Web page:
Categories of HVAC Ratings

Categories of HVAC Ratings

The indoor ambiance of your business and home has a significant impact on the comfort of its occupants. The ideal temperature is the critical element in your building’s ambiance. As such, getting an HVAC system is crucial for every property owner. Even industry expert Airmaster would agree.

This does not, however, mean walking to the nearest shop and picking the cheapest or best-looking unit you come across. There are different aspects which should sway your choice. The primary aspect as HVAC providers will attest is the rating of your system.

There are many types of scores you will come across, and without a doubt, they will all be confusing. Here are a few tidbits on these ratings and their impact on the operation of your HVAC unit.


This is the minimum efficiency rating value of your HVAC unit. It denotes the efficiency of your HVAC system’s air filters. The MERV score ranges from 1–16 with 16 indicating that your unit has the highest air filter rating and can hence filter pores as small as pollen.

A high MERV rating is unfortunately not a perfect solution. Since the high score means smaller pores for your air filter, there might be a restricted airflow in your unit. As such, it is best to opt for your unit’s manufacturer-recommended MERV rating.


This is the seasonal energy efficiency rating. It denotes how much energy your unit uses to generate a determined amount of cool or warm air. A high score means your unit will use minimal energy and hence lower your energy expenses and are eco-friendly.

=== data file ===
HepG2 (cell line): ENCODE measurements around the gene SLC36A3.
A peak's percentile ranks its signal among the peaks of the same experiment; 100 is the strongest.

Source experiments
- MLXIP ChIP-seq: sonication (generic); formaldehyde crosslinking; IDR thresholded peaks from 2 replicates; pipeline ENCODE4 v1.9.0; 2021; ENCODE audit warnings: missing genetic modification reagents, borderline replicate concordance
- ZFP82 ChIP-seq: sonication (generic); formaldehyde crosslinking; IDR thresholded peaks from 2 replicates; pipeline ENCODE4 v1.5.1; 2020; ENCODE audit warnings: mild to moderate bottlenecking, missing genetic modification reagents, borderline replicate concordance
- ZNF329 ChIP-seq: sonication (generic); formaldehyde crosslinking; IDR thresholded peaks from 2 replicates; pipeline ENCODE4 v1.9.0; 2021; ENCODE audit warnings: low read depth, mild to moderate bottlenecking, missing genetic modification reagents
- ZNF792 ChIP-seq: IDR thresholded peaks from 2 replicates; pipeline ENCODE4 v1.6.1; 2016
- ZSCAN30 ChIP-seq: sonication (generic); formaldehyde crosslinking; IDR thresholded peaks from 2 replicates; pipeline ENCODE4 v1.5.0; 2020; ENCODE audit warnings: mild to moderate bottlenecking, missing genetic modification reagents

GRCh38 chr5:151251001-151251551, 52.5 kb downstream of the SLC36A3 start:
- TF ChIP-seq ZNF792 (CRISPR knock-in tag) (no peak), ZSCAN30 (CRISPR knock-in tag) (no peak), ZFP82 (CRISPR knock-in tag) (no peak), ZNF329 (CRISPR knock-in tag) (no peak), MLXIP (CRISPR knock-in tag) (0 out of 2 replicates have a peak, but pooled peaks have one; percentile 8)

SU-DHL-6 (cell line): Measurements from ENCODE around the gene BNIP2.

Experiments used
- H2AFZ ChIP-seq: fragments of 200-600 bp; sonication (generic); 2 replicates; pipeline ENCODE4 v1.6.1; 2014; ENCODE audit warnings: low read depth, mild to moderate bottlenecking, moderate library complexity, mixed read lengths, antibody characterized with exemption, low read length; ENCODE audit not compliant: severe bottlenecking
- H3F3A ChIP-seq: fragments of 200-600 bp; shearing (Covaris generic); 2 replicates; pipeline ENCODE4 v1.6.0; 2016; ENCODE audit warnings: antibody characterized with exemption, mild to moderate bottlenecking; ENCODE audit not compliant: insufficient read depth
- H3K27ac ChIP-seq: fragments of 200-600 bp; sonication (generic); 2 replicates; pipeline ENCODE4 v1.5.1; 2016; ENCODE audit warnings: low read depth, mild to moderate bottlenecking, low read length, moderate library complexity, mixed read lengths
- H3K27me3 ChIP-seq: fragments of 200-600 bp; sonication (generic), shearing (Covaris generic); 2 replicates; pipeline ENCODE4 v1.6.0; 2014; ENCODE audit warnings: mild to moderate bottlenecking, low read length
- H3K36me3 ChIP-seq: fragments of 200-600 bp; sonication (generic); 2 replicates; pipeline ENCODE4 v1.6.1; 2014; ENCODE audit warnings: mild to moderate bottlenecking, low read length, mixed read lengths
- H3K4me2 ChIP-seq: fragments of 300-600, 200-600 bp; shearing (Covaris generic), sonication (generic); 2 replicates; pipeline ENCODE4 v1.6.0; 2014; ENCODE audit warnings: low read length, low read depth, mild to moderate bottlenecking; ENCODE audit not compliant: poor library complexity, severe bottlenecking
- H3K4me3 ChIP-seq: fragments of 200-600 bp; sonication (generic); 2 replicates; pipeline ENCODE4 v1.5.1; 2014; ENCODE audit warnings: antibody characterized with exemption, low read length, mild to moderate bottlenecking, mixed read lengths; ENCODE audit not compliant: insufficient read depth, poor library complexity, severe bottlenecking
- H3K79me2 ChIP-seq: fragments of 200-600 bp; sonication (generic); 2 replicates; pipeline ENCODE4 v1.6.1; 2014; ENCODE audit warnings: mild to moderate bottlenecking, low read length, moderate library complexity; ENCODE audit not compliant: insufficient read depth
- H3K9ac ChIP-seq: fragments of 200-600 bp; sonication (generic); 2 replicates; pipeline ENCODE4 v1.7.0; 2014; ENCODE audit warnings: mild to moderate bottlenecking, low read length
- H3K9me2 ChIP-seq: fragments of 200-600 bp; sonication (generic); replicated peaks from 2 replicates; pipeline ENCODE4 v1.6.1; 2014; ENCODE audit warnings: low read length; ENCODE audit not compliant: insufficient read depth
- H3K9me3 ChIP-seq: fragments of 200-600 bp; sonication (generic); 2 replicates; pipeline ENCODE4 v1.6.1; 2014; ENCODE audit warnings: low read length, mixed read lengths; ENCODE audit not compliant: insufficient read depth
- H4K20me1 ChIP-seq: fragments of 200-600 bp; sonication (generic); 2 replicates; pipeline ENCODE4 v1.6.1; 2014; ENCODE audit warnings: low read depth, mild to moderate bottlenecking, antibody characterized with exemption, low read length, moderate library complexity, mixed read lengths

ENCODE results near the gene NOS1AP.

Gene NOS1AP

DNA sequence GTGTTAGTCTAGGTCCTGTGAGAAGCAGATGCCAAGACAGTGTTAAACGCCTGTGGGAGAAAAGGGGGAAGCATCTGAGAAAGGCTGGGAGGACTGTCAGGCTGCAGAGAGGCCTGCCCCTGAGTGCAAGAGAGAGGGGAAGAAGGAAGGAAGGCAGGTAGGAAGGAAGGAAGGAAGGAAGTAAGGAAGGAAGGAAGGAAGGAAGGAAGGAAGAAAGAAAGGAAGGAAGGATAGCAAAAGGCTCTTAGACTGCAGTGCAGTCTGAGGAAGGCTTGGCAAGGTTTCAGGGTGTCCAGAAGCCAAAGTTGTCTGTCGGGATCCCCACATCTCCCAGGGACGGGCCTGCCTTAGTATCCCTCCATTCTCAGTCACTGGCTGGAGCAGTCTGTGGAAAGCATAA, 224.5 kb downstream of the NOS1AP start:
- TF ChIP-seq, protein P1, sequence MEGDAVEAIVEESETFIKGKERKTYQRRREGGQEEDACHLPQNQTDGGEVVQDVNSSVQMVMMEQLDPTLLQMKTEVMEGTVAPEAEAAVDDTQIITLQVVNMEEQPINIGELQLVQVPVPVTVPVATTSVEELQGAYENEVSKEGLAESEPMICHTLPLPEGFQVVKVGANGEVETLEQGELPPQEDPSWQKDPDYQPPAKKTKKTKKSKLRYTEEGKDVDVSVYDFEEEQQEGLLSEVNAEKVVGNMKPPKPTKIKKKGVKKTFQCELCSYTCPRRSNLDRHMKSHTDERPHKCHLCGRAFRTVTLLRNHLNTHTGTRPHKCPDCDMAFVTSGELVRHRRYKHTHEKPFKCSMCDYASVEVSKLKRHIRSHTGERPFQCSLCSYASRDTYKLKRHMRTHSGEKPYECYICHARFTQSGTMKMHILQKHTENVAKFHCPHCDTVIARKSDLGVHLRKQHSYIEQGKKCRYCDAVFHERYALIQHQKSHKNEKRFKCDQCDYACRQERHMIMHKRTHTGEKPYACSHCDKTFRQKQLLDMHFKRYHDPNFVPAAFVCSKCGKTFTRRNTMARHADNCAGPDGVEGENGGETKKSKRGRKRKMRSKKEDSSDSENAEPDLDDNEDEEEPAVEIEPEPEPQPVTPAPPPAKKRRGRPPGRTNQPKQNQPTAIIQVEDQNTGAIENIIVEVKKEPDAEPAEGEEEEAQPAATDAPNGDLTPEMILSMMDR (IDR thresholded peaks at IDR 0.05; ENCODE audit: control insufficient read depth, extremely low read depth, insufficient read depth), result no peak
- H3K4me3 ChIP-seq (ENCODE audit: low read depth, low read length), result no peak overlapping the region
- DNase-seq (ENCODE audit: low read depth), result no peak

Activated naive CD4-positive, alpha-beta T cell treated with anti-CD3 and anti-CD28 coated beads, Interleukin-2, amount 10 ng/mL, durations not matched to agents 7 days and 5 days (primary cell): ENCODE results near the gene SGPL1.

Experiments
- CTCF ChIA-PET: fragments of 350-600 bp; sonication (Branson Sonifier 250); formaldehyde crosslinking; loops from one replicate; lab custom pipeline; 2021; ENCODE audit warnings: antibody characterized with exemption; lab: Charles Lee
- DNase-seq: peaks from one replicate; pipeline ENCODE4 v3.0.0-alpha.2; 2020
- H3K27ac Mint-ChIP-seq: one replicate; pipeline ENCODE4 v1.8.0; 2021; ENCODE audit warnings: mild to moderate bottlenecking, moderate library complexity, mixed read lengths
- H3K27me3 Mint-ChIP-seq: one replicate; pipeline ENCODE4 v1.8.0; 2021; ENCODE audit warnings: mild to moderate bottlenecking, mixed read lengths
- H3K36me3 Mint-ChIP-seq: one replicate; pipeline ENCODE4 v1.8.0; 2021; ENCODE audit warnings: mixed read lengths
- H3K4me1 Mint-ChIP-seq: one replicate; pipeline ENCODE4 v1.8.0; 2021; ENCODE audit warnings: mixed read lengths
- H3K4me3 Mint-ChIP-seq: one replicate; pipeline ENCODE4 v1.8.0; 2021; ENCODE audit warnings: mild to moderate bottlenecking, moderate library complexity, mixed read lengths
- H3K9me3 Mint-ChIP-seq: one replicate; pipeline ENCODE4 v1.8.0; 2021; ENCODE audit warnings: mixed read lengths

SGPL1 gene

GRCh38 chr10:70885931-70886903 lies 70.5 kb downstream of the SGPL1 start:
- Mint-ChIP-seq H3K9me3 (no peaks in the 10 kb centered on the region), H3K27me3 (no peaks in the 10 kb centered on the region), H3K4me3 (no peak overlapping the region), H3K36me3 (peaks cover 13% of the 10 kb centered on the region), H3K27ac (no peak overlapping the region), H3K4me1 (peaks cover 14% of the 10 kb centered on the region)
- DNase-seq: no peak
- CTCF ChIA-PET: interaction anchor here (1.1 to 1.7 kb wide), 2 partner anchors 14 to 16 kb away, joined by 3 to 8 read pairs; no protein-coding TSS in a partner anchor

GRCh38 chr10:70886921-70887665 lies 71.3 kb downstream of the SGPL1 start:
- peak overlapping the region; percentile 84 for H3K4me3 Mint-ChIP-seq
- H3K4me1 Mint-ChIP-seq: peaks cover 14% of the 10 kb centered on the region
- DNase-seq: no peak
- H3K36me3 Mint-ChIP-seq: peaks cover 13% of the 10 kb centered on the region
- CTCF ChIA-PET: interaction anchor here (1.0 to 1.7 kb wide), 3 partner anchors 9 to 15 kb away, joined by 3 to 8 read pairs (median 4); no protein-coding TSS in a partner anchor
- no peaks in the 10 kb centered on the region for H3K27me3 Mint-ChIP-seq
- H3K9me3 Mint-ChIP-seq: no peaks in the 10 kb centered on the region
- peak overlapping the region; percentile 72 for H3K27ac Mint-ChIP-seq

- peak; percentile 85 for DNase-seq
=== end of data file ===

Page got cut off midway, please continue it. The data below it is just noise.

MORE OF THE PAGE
The highest HVAC SEER score is 30, although the minimum government-recommended value is 13. A high SEER rating typically means a more expensive HVAC unit but the lowered energy bills will be worth this upfront cost.


HVAC air conditioner condenser fanThis is the average fuel utilization efficiency rating. It is a standard rating for HVAC units which run on gas or oil. AFUE is expressed as a percentage of the heat your unit delivers for every unit of fuel it uses.

The ideal choice for your unit is one with a high AFUE rating. Luckily, new units have scores as high as 98.5% meaning only 1.5% of the gas or oil used to power your system goes to waste.


This is the heating seasonal performance rating factor. The rating is used to determine the heating efficiency of a heat pump. The heat pump works based on the difference of your indoor and outdoor air temperatures to heat or cool your indoors.

A high rating generally means that the heat pump will use minimal energy to heat and cool your building. The HSPF rating ranges from 7.7 to 13.

Your ideal rating from the above is based on a lot of elements in your building. These include its size, health conditions of the building’s occupants and your area’s standard weather conditions among others. The guide above should direct you into the right direction. To guarantee you pick the right unit, however, get an HVAC expert to assess various aspects of your home and recommend the best choice.

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